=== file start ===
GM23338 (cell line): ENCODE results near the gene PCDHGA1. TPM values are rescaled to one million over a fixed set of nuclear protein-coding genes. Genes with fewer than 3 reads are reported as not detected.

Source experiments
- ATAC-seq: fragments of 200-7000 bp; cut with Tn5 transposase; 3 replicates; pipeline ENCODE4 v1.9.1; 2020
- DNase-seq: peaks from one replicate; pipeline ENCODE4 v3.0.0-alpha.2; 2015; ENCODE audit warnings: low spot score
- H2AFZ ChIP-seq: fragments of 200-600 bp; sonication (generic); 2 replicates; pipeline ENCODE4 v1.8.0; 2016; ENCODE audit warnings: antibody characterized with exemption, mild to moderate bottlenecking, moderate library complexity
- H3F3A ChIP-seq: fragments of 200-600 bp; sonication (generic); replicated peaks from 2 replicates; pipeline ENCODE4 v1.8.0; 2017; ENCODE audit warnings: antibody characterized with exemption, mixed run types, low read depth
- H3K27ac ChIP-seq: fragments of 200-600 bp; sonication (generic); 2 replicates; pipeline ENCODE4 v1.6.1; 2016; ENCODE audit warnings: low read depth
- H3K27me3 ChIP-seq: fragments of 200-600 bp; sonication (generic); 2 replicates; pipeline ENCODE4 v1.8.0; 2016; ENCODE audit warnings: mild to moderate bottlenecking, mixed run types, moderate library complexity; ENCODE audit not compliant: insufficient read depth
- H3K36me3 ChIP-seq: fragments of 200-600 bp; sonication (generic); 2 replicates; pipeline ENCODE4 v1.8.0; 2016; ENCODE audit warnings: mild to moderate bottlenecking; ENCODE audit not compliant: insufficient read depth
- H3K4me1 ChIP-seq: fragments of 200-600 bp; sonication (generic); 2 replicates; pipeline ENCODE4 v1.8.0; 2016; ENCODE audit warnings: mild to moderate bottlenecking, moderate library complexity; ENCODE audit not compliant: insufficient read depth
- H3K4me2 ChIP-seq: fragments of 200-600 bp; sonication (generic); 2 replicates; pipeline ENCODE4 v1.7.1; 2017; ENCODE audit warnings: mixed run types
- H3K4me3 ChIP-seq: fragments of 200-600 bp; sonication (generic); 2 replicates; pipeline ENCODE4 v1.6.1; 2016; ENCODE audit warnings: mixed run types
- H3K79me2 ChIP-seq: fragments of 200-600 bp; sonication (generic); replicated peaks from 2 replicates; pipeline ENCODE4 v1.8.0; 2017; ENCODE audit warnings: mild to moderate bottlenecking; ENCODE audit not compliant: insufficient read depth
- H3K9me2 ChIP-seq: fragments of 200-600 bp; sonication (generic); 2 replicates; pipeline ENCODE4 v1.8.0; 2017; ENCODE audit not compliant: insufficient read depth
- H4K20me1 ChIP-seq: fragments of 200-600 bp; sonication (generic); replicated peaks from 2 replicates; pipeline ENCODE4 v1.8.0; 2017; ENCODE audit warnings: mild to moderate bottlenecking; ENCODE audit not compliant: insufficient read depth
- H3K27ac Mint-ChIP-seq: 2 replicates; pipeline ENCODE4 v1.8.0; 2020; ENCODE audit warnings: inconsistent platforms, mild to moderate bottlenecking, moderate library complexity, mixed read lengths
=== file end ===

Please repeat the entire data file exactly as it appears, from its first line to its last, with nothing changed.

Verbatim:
GM23338 (cell line): ENCODE results near the gene PCDHGA1. TPM values are rescaled to one million over a fixed set of nuclear protein-coding genes. Genes with fewer than 3 reads are reported as not detected.

Source experiments
- ATAC-seq: fragments of 200-7000 bp; cut with Tn5 transposase; 3 replicates; pipeline ENCODE4 v1.9.1; 2020
- DNase-seq: peaks from one replicate; pipeline ENCODE4 v3.0.0-alpha.2; 2015; ENCODE audit warnings: low spot score
- H2AFZ ChIP-seq: fragments of 200-600 bp; sonication (generic); 2 replicates; pipeline ENCODE4 v1.8.0; 2016; ENCODE audit warnings: antibody characterized with exemption, mild to moderate bottlenecking, moderate library complexity
- H3F3A ChIP-seq: fragments of 200-600 bp; sonication (generic); replicated peaks from 2 replicates; pipeline ENCODE4 v1.8.0; 2017; ENCODE audit warnings: antibody characterized with exemption, mixed run types, low read depth
- H3K27ac ChIP-seq: fragments of 200-600 bp; sonication (generic); 2 replicates; pipeline ENCODE4 v1.6.1; 2016; ENCODE audit warnings: low read depth
- H3K27me3 ChIP-seq: fragments of 200-600 bp; sonication (generic); 2 replicates; pipeline ENCODE4 v1.8.0; 2016; ENCODE audit warnings: mild to moderate bottlenecking, mixed run types, moderate library complexity; ENCODE audit not compliant: insufficient read depth
- H3K36me3 ChIP-seq: fragments of 200-600 bp; sonication (generic); 2 replicates; pipeline ENCODE4 v1.8.0; 2016; ENCODE audit warnings: mild to moderate bottlenecking; ENCODE audit not compliant: insufficient read depth
- H3K4me1 ChIP-seq: fragments of 200-600 bp; sonication (generic); 2 replicates; pipeline ENCODE4 v1.8.0; 2016; ENCODE audit warnings: mild to moderate bottlenecking, moderate library complexity; ENCODE audit not compliant: insufficient read depth
- H3K4me2 ChIP-seq: fragments of 200-600 bp; sonication (generic); 2 replicates; pipeline ENCODE4 v1.7.1; 2017; ENCODE audit warnings: mixed run types
- H3K4me3 ChIP-seq: fragments of 200-600 bp; sonication (generic); 2 replicates; pipeline ENCODE4 v1.6.1; 2016; ENCODE audit warnings: mixed run types
- H3K79me2 ChIP-seq: fragments of 200-600 bp; sonication (generic); replicated peaks from 2 replicates; pipeline ENCODE4 v1.8.0; 2017; ENCODE audit warnings: mild to moderate bottlenecking; ENCODE audit not compliant: insufficient read depth
- H3K9me2 ChIP-seq: fragments of 200-600 bp; sonication (generic); 2 replicates; pipeline ENCODE4 v1.8.0; 2017; ENCODE audit not compliant: insufficient read depth
- H4K20me1 ChIP-seq: fragments of 200-600 bp; sonication (generic); replicated peaks from 2 replicates; pipeline ENCODE4 v1.8.0; 2017; ENCODE audit warnings: mild to moderate bottlenecking; ENCODE audit not compliant: insufficient read depth
- H3K27ac Mint-ChIP-seq: 2 replicates; pipeline ENCODE4 v1.8.0; 2020; ENCODE audit warnings: inconsistent platforms, mild to moderate bottlenecking, moderate library complexity, mixed read lengths